As March goes out like a lion instead of a lamb throughout a good deal of the United States, some other parts of the country are thinking ahead. Take for instance what is happening this week in Orlando, Florida. During the course of the week, the National Hurricane Conference will be taking place in the heart of Central Florida like it does almost every year. The schedule has the conference running from today, March 31 through Friday, April 4th. View the conference program for the complete schedule of events, amenities, exhibits, and sponors.
Believe it or not everyone, the 2008 Atlantic Hurricane Season is slated to begin on June 1st, which as of tomorrow (April 1st), will be only two months away. Forecasters are already indicating that this season will be another above average one, but the actual forecast numbers have been tempered a bit. Max Mayfield, former director of the National Hurricane Center, and now a tropical analyst for WPLG (ABC 10), an ABC affiliate , is the Chair of the Conference this year. Mayfield recently made news along with famed South Florida and Hurricane forecaster, Bryan Norcross from KFOR (CBS4), a CBS affiliate, by developing a emergency warning system that was sold not to long ago to a private firm. The Opening General Session is scheduled for Wednesday, April 2nd. The festivities that day will begin with new NHC director, Bill Read, giving an overview of this past season (2007).
FEMA will then follow with a presentation by director, Dave Paulison, who will discuss Building Stronger Hurricane Emergency Management through Engaged Partnerships: the FEMA Perspective. More speakers and presentations will be made before the session is wrapped up by NHC forecaster and analyst, Lixion Avila, who will discuss the impacts of the two most powerful Atlantic storms of 2007: Hurricane Dean and Hurricane Felix. Both of these storms reached Category Five Intensity before making landfall in the Yucatan and Central America respectively back during August and September 2007. Throughout the week, there will be seminar’s, workshops, and training sessions for those attending the conference.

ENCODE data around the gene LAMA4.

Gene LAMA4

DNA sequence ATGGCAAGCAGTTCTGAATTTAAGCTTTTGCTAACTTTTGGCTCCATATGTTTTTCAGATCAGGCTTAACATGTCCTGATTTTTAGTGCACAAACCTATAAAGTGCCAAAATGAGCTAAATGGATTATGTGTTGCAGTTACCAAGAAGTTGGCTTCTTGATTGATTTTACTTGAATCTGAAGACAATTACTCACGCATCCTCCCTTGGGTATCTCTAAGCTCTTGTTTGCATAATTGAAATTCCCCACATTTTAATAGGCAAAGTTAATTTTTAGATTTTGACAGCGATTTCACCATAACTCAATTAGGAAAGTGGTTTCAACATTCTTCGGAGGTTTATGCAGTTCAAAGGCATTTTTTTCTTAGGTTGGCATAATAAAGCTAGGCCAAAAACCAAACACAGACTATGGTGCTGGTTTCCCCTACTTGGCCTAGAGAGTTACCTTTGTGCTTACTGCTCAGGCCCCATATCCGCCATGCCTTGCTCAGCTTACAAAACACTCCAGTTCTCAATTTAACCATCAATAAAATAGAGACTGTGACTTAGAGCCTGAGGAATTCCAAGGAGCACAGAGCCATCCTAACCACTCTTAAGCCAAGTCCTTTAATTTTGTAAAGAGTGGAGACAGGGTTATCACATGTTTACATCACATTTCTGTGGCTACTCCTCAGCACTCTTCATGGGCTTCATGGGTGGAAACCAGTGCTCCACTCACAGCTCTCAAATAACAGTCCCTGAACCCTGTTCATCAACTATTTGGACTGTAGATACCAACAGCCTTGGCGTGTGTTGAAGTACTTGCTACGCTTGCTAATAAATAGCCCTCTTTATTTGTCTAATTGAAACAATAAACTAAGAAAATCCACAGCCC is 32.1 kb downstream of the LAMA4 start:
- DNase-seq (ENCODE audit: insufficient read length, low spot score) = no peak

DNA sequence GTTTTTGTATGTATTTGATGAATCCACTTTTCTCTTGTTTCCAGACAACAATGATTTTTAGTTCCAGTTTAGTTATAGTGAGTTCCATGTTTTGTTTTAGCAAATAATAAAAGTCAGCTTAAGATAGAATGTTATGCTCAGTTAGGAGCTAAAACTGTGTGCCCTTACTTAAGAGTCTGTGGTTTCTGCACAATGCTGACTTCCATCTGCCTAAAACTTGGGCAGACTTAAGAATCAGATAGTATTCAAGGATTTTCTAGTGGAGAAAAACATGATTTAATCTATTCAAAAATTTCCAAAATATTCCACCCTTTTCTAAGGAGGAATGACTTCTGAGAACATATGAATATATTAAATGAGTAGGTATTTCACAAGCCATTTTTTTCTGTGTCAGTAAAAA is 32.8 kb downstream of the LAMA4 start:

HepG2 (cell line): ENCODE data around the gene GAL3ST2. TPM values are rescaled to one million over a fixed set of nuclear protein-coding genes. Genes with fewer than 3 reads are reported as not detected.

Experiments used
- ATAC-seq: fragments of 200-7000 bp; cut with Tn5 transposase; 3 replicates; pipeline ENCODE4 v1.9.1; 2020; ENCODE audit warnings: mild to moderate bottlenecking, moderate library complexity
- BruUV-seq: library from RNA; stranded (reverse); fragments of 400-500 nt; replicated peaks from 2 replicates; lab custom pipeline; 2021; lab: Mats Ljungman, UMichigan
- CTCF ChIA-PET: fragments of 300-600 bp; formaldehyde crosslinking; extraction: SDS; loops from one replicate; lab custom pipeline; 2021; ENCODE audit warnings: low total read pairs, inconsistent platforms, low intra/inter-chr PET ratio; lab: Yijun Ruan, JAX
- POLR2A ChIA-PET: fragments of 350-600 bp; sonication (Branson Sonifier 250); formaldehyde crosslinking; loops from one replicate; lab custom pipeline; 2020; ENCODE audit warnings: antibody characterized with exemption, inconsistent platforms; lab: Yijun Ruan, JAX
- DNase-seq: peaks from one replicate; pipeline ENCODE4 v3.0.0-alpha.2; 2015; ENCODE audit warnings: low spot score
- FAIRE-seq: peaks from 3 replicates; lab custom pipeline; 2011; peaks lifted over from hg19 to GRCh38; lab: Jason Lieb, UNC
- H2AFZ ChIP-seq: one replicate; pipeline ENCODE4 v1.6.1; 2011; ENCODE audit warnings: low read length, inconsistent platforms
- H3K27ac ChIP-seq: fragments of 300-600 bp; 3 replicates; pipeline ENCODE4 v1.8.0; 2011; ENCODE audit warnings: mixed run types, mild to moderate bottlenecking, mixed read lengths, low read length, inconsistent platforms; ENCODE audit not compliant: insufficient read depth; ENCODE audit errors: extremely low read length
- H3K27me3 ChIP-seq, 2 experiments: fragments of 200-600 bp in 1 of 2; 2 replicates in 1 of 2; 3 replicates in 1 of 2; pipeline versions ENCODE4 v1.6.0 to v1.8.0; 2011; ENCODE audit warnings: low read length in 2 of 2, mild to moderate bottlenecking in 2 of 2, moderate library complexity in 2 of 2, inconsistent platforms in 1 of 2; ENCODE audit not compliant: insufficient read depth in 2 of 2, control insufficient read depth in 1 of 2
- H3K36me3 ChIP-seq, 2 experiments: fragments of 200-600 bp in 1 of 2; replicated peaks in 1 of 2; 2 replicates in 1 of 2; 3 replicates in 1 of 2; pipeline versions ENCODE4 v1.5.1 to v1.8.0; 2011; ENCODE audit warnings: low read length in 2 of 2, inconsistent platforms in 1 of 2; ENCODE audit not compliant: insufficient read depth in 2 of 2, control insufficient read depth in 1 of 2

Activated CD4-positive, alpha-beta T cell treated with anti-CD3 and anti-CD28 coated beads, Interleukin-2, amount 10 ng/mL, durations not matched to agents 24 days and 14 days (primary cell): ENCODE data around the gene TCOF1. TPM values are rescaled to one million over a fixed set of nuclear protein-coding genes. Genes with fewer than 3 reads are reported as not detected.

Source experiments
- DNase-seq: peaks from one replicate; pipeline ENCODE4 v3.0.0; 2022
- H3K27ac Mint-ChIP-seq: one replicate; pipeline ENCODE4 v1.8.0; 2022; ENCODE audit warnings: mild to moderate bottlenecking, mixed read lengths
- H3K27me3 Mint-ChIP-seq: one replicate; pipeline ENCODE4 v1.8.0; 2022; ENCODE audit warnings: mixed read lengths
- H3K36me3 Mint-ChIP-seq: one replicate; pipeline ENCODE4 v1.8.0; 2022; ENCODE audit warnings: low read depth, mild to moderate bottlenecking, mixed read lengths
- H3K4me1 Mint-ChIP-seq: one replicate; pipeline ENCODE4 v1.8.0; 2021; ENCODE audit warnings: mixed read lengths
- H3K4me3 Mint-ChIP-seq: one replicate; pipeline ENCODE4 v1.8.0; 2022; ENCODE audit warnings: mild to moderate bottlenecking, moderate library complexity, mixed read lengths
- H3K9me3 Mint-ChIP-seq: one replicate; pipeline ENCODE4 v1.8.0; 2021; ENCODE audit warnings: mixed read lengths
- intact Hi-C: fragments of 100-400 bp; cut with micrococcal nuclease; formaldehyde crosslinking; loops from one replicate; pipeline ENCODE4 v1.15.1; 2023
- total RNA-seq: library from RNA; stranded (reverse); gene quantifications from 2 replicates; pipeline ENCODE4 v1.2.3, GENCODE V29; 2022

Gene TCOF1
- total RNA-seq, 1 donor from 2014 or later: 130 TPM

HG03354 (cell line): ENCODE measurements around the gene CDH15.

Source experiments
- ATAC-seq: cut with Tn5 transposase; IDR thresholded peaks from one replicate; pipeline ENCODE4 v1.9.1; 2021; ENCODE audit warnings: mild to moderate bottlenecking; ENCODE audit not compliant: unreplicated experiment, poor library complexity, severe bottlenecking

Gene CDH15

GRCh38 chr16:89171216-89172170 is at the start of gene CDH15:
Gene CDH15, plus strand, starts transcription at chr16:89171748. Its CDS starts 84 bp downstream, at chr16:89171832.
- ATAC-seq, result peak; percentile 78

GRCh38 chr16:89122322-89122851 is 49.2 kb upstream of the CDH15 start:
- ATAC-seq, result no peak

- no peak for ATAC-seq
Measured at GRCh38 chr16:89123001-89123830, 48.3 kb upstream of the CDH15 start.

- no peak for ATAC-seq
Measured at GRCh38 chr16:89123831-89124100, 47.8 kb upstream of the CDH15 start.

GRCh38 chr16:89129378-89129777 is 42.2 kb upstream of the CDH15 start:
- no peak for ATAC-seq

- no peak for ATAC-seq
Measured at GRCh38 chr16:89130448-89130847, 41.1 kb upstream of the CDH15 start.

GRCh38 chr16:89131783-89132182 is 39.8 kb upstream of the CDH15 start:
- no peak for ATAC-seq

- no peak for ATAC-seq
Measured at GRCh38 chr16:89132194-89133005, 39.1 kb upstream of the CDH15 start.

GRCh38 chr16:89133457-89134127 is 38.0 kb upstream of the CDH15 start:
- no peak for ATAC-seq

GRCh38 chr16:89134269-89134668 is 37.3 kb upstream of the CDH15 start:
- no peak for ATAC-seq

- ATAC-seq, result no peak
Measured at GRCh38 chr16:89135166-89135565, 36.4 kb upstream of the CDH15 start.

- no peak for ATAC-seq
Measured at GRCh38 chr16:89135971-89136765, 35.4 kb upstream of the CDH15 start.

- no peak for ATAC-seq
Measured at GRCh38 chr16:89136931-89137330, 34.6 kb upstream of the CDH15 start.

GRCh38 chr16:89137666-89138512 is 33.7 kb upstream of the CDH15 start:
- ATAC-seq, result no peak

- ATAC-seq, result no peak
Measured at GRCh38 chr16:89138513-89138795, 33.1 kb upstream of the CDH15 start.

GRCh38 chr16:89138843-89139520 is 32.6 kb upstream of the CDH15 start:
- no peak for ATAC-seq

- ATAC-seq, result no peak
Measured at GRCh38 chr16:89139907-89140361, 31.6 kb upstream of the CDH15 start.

Most importantly though, it is a chance for the experts in the fields of weather forecasting, government, emergency management, and the media to all get together, and discuss issues that still concern many affected by tropical storms and hurricanes every year. In addition, it is also an opportunity for individuals in these disciplines to establish new relationships and connections as well as renew long standing ones. With the very active cycle still going strong after the above average numbers from last season, conferences like these are definitely a great way to get the word out to the public that it is time to get prepared for the upcoming season.